Anglers often discuss catches in terms of weight and weight information is also useful in many fisheries science models. We produced a model of weight at age that predicts the average Flathead Catfish reaches 10 lbs in about 5 years, 20 lbs. in about 7.5 years, and 30 lbs in about 10.5 years. Based on the growth curve below, James River Flathead Catfish reach citation weight (25 lbs., VA Angler Recognition Program) at 9 years on average. Weight at a given age can be quite variable, as individual fish experience different growth rates. Consequently, not all fish will ultimately reach trophy size, regardless of their lifespan.

Growth in terms of weight from individual tidal James River Flathead Catfish (points) and predicted weight at ages based on a statistical model (red curve). Red vertical lines show ages at which fish are expected to reach 10, 20 and 30 lbs. Adapted from Hilling et al. (in press).

Finally, we estimated an average rate of annual survival over time based on the age composition of the population. We estimated annual survival as 61%, suggesting that 39% of James River Flathead Catfish die each year from natural and fishing-related causes. Our survival rate estimates are lower than many other Flathead Catfish populations. Other studies on non-native populations had higher estimates of survival, however, our estimates were comparable with a population in Georgia that has undergone a removal program. The maximum age of fish in the samples was 15 years, whereas other studies have reported Flathead Catfish can reach or exceed 30 years (Massie et al. 2018).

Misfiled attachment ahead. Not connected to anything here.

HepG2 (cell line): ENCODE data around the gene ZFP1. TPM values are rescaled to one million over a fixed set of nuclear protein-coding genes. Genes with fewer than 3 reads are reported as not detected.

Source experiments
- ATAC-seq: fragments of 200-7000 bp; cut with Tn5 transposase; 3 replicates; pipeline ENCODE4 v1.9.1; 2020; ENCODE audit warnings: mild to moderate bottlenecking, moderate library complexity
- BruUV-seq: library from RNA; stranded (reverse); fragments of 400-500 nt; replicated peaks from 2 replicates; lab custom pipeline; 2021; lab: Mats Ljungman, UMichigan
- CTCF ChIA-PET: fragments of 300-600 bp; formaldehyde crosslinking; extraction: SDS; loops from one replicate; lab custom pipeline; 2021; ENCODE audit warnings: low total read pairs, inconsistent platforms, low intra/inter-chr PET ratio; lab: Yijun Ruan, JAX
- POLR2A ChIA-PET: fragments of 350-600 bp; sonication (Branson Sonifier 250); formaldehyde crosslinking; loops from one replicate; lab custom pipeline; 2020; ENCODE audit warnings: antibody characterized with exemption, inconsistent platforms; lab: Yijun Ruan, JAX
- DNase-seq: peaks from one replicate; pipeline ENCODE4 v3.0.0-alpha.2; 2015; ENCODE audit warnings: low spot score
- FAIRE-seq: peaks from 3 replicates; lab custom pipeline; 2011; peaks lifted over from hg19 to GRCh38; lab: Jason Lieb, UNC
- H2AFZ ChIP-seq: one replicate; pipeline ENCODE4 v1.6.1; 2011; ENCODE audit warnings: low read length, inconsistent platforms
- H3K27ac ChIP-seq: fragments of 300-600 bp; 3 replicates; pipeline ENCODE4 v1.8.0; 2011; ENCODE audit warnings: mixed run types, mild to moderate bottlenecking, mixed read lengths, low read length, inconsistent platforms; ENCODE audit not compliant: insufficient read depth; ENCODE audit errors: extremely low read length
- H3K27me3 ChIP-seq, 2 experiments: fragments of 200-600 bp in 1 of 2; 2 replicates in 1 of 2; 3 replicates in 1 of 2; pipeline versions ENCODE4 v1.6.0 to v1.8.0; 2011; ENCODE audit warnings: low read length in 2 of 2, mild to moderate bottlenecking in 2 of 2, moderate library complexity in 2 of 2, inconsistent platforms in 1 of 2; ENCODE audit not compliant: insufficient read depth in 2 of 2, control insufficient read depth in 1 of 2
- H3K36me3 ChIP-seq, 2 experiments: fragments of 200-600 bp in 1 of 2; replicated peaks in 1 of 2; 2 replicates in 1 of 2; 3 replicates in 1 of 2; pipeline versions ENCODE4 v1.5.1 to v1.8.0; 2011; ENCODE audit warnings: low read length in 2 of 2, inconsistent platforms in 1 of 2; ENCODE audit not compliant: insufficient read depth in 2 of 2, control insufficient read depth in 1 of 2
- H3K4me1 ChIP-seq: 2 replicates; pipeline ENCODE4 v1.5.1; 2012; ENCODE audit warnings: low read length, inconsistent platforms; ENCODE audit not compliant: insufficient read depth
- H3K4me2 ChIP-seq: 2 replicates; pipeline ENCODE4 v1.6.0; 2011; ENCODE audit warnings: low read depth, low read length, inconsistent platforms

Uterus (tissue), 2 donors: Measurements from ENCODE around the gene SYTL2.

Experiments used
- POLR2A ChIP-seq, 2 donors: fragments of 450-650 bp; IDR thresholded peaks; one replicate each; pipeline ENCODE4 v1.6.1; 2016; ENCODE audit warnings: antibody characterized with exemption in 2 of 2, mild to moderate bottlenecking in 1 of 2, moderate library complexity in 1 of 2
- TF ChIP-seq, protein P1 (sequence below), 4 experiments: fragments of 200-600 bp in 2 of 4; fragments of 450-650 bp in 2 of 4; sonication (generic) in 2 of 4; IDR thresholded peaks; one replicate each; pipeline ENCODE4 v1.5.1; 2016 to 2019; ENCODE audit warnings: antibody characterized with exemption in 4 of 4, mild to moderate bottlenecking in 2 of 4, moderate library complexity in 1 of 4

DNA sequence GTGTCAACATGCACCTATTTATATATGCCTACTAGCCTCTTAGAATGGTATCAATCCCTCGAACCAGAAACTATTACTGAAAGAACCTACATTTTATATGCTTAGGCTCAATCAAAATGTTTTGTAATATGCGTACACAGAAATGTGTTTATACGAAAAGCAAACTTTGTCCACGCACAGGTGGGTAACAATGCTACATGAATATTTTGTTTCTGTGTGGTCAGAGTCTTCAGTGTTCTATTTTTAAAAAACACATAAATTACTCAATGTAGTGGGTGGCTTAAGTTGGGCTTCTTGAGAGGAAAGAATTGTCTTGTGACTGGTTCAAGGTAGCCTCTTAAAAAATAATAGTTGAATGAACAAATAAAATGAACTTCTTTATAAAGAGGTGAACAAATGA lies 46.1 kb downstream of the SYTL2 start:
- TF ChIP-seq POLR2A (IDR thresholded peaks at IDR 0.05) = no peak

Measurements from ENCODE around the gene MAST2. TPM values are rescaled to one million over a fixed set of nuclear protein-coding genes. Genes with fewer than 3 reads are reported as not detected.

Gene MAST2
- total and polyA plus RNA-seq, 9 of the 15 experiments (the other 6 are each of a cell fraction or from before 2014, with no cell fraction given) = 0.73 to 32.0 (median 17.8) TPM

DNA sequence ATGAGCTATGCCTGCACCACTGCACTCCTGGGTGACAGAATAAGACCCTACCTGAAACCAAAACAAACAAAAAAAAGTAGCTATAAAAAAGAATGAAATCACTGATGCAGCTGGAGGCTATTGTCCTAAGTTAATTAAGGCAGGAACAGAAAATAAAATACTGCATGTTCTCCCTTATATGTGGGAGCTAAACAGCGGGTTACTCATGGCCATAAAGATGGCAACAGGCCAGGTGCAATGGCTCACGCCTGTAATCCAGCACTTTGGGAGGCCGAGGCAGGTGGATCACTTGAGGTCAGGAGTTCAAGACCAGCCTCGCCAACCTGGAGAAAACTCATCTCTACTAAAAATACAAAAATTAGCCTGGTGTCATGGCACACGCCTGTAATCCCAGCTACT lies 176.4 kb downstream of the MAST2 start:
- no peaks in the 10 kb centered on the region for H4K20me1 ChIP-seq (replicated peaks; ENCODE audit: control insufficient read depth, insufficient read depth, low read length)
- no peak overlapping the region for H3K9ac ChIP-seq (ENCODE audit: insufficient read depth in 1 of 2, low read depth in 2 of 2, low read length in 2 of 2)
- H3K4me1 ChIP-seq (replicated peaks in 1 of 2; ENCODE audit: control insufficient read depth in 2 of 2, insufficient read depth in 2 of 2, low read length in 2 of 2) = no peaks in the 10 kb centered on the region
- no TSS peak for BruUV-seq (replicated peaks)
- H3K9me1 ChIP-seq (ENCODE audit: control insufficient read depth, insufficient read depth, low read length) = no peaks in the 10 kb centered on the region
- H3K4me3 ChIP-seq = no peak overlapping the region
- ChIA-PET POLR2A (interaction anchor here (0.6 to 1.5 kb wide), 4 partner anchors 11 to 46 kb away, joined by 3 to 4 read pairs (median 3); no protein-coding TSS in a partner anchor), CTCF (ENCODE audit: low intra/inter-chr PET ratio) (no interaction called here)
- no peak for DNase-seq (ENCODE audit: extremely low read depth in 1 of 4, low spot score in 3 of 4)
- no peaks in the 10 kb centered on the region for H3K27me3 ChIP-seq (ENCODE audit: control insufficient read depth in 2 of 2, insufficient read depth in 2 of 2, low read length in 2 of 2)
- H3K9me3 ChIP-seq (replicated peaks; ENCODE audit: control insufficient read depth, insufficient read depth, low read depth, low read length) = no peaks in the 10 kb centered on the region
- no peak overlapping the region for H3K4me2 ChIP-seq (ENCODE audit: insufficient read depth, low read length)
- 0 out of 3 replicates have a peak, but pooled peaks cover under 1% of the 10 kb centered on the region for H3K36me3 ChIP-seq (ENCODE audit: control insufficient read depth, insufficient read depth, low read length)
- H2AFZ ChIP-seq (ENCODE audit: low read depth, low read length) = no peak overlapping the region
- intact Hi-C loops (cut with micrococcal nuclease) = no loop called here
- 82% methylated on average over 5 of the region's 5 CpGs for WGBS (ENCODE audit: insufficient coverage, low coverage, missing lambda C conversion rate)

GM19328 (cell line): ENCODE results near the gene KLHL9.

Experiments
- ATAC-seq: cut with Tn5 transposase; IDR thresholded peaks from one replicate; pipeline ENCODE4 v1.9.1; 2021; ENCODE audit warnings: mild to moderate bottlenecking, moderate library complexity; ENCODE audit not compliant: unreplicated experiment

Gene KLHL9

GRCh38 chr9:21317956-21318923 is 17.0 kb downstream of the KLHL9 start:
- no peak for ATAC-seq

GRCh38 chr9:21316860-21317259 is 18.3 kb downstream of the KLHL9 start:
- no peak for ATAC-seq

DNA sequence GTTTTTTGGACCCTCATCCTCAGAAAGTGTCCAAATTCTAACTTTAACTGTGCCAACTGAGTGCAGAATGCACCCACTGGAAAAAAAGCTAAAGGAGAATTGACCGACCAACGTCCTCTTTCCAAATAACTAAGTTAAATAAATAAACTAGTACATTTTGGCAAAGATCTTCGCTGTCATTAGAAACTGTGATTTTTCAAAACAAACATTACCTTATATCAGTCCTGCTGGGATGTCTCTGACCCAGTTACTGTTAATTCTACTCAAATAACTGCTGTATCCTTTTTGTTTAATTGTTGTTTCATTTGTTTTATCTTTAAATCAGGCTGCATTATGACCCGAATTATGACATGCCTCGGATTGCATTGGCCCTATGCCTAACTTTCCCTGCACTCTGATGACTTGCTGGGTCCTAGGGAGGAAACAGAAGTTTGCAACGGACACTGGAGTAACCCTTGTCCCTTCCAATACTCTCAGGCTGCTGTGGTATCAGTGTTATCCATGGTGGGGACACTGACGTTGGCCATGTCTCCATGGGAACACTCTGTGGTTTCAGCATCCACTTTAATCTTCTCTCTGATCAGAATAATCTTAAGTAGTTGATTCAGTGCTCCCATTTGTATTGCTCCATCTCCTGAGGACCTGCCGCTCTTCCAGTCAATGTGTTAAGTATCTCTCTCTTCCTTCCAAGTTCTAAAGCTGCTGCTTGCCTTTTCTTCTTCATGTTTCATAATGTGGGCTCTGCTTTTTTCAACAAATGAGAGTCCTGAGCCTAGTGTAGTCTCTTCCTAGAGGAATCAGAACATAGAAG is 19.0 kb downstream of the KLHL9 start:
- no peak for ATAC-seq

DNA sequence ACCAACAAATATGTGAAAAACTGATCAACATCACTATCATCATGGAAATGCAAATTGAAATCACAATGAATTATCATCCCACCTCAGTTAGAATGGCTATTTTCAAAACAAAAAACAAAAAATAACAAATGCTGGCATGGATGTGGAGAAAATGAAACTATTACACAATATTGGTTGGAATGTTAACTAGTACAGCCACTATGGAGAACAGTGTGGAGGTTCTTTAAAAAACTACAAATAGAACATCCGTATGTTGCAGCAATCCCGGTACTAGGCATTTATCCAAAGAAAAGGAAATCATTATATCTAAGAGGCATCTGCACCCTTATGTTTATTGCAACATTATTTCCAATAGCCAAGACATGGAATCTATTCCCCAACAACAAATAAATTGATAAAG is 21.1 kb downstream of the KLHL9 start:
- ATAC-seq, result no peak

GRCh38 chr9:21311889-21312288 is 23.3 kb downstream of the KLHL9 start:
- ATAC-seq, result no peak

This work provides crucial population parameters and information for development of population models to help improve understanding of James River Flathead Catfish. This study supports that James River Flathead Catfish grow quickly which is great news for anglers hoping to land a monster catfish. However, based on our estimated growth curve, James River Flathead Catfish reach sizes conducive to fish consumption in two years (based on assumption of fish becoming more important at 12 inches). Using information on growth and survival, we can develop population assessments, estimate consumption rates and simulate various management strategies to help fishery managers understand tradeoffs and likely outcomes of various fishing regulations.

To read the original work, click here.


Baumann JR, Kwak TJ. 2011. Trophic relations of introduced Flathead Catfish in an Atlantic river. Transactions of the American Fisheries Society 140:1120–1134.

Hilling CD, AJ Bunch, JA Emmel, JD Schmitt, DJ Orth. In press. Growth and mortality of invasive flathead catfish in the tidal James River, Virginia. Journal of Fish and Wildlife Management.

Jenkins RE, Burkhead NM. 1994. Freshwater fishes of Virginia. Bethesda, Maryland: American Fisheries Society.

Massie DL, Smith GD, Bonvechio TF, Bunch AJ, Lucchesi DO, Wagner T. 2018. Spatial variability and macroscale driver of growth for native and introduced Flathead Catfish populations. Transactions of the American Fisheries Society 147:554–565.

Schmitt JD, Hallerman EM, Bunch A, Moran Z, Emmel JA, Orth DJ. 2017. Predation and prey selectivity by nonnative catfish on migrating alosines in an Atlantic slope estuary. Marine and Coastal Fisheries: Dynamics, Management, and Ecosystem Science 9:108–125.